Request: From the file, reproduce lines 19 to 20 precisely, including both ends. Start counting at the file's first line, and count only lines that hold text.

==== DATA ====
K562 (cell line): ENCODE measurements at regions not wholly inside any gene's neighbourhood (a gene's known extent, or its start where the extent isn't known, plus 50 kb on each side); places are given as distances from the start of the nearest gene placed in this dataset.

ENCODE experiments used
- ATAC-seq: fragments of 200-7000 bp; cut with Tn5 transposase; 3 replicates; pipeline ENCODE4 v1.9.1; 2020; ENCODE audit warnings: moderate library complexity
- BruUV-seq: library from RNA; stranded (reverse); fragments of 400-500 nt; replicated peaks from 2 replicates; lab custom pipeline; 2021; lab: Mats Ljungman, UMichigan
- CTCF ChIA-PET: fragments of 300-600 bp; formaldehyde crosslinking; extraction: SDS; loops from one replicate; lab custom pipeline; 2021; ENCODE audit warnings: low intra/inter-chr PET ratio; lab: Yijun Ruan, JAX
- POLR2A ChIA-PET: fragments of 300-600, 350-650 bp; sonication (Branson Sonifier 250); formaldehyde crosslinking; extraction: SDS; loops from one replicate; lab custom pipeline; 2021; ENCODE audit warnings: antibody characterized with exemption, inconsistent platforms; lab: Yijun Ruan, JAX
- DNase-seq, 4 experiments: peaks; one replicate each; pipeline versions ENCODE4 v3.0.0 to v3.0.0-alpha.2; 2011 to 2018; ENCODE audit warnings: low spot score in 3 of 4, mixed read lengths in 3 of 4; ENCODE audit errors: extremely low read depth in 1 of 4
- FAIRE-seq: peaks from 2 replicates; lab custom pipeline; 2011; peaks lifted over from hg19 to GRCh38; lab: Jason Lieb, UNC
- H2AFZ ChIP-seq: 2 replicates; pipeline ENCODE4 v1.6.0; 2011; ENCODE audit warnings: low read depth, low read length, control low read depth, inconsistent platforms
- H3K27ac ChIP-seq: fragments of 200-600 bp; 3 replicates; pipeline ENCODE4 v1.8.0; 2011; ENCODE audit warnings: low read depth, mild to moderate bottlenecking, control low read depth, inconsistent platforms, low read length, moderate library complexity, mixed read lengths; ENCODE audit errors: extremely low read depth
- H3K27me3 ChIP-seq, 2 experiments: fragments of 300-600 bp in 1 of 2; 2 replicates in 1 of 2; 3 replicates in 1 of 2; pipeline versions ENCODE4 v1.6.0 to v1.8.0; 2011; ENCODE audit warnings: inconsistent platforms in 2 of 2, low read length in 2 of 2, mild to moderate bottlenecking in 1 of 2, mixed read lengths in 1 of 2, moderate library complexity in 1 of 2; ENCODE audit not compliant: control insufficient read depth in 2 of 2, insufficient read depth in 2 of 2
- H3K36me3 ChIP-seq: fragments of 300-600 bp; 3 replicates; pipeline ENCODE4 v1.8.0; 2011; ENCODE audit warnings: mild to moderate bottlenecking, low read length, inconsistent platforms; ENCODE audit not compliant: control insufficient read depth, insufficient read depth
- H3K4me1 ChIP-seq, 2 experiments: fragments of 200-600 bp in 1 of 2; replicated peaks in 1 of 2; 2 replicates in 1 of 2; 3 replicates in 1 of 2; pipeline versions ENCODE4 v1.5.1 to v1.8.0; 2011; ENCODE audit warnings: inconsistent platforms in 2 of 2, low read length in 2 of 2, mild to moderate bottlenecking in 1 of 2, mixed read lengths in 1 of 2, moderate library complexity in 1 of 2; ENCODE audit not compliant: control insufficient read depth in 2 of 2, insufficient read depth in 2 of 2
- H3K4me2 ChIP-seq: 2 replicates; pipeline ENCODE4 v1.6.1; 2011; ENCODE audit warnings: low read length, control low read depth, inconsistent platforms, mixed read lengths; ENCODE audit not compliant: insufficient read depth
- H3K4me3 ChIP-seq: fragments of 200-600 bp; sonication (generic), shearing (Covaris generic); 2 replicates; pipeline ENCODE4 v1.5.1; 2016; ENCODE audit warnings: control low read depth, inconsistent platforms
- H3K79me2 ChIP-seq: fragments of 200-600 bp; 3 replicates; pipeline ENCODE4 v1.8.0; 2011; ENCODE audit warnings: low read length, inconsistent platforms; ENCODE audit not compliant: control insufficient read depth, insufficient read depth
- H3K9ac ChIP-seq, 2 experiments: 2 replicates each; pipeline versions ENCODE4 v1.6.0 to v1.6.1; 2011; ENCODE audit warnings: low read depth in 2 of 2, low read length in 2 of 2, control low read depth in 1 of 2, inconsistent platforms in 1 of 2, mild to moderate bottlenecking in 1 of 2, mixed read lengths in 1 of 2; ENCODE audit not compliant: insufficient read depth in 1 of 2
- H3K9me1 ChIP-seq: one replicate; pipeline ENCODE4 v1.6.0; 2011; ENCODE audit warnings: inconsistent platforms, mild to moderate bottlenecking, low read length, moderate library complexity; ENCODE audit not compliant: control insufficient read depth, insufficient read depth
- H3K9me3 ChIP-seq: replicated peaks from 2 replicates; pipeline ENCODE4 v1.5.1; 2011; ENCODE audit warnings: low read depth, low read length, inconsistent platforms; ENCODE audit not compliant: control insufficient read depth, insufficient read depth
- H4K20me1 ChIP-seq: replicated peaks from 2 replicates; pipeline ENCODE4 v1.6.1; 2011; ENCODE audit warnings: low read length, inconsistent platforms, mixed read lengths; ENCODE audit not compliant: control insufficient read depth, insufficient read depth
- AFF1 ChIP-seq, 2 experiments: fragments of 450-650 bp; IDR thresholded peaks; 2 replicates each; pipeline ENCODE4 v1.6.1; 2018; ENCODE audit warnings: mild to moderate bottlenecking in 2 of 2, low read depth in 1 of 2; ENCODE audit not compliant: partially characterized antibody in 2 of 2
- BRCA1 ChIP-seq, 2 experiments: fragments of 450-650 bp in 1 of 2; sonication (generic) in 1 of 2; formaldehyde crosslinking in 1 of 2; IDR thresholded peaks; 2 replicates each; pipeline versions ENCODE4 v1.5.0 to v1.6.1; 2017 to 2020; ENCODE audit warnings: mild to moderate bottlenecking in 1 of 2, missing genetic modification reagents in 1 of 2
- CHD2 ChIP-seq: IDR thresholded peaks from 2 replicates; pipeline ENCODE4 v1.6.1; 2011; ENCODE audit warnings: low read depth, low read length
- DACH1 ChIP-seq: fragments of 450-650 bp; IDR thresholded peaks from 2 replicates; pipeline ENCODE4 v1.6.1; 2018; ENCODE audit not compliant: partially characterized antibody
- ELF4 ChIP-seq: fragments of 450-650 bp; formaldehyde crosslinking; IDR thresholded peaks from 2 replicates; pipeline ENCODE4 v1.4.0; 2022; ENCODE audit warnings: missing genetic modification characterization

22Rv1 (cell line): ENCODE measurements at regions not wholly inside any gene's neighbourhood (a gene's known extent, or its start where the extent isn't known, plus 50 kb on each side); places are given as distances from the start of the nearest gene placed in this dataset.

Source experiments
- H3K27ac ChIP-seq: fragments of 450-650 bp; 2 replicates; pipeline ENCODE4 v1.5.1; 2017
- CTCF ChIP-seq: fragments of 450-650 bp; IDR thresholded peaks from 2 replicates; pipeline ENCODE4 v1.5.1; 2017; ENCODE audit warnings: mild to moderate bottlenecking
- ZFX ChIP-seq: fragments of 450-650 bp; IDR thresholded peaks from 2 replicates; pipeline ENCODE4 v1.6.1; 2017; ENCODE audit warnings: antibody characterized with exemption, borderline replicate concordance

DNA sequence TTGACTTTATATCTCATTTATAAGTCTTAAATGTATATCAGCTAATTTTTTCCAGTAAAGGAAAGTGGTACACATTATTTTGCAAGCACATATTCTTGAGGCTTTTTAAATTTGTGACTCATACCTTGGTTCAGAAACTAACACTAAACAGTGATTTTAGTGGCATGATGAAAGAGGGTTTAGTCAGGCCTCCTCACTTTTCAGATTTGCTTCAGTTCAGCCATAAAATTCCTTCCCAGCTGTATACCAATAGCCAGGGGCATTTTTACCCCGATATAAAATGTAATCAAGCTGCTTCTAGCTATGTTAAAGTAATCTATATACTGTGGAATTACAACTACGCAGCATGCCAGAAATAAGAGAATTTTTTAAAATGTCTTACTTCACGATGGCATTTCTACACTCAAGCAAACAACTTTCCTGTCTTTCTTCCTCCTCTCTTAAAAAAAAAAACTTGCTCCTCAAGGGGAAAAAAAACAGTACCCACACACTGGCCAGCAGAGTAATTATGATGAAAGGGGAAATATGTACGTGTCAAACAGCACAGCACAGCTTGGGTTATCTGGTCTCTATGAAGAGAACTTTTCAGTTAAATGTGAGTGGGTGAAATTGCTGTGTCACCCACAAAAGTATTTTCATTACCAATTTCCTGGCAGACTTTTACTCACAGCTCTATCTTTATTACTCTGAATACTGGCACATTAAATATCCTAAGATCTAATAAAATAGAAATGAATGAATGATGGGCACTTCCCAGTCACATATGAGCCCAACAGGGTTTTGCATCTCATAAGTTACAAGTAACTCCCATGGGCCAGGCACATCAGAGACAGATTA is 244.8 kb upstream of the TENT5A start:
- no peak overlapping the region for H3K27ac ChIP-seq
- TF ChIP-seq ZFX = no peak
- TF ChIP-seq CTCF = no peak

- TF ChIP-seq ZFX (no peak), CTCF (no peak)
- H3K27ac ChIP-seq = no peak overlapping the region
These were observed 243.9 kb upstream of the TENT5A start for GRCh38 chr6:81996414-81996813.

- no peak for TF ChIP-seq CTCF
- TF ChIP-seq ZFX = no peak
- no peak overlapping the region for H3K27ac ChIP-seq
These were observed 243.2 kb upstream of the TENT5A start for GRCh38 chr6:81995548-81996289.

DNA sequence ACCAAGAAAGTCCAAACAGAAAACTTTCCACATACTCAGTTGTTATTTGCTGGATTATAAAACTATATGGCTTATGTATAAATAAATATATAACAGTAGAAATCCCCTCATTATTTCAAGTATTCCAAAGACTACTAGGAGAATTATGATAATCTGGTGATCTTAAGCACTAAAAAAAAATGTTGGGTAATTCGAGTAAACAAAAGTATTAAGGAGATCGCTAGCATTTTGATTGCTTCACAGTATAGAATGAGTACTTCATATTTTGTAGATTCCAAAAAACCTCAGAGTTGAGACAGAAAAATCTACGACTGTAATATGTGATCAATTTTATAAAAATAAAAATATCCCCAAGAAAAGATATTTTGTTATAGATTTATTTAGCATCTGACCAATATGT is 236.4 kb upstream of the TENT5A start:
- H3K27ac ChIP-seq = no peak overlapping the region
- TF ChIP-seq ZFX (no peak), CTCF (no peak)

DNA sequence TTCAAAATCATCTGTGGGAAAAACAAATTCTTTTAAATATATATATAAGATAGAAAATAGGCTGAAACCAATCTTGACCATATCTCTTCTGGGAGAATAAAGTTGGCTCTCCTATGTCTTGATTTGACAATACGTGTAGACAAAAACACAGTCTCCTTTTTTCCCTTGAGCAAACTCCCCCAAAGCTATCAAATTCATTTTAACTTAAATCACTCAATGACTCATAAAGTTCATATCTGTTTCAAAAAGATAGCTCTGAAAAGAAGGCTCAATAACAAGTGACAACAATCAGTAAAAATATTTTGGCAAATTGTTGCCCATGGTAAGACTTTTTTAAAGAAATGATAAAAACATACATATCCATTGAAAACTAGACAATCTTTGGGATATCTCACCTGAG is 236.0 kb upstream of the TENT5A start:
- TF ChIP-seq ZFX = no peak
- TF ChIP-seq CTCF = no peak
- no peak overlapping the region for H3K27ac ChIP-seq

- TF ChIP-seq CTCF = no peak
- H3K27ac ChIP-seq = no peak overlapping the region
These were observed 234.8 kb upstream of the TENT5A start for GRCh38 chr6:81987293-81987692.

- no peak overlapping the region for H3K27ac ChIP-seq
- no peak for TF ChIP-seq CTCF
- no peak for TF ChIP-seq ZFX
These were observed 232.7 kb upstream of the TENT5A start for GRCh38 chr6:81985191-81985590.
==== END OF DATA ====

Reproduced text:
- H3K9me3 ChIP-seq: replicated peaks from 2 replicates; pipeline ENCODE4 v1.5.1; 2011; ENCODE audit warnings: low read depth, low read length, inconsistent platforms; ENCODE audit not compliant: control insufficient read depth, insufficient read depth
- H4K20me1 ChIP-seq: replicated peaks from 2 replicates; pipeline ENCODE4 v1.6.1; 2011; ENCODE audit warnings: low read length, inconsistent platforms, mixed read lengths; ENCODE audit not compliant: control insufficient read depth, insufficient read depth